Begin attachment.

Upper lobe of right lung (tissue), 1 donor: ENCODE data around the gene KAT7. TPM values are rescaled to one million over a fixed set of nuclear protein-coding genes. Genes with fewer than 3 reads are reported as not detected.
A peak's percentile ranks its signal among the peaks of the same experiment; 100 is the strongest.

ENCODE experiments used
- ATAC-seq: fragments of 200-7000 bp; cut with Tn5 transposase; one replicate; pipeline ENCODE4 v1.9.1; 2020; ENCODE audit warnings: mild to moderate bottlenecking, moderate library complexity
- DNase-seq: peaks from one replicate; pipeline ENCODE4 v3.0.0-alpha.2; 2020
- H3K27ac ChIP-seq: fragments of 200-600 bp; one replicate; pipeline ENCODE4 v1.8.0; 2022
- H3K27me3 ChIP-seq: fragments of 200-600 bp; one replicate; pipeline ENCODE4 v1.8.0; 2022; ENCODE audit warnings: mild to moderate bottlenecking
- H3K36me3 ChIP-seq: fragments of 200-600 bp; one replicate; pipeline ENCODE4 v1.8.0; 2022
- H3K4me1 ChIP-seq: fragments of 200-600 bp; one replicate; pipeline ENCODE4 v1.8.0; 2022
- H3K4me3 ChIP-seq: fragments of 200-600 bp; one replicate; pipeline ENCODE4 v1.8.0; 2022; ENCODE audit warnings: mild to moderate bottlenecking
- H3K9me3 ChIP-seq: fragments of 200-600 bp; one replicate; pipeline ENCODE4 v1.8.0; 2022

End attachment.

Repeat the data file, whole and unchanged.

Upper lobe of right lung (tissue), 1 donor: ENCODE data around the gene KAT7. TPM values are rescaled to one million over a fixed set of nuclear protein-coding genes. Genes with fewer than 3 reads are reported as not detected.
A peak's percentile ranks its signal among the peaks of the same experiment; 100 is the strongest.

ENCODE experiments used
- ATAC-seq: fragments of 200-7000 bp; cut with Tn5 transposase; one replicate; pipeline ENCODE4 v1.9.1; 2020; ENCODE audit warnings: mild to moderate bottlenecking, moderate library complexity
- DNase-seq: peaks from one replicate; pipeline ENCODE4 v3.0.0-alpha.2; 2020
- H3K27ac ChIP-seq: fragments of 200-600 bp; one replicate; pipeline ENCODE4 v1.8.0; 2022
- H3K27me3 ChIP-seq: fragments of 200-600 bp; one replicate; pipeline ENCODE4 v1.8.0; 2022; ENCODE audit warnings: mild to moderate bottlenecking
- H3K36me3 ChIP-seq: fragments of 200-600 bp; one replicate; pipeline ENCODE4 v1.8.0; 2022
- H3K4me1 ChIP-seq: fragments of 200-600 bp; one replicate; pipeline ENCODE4 v1.8.0; 2022
- H3K4me3 ChIP-seq: fragments of 200-600 bp; one replicate; pipeline ENCODE4 v1.8.0; 2022; ENCODE audit warnings: mild to moderate bottlenecking
- H3K9me3 ChIP-seq: fragments of 200-600 bp; one replicate; pipeline ENCODE4 v1.8.0; 2022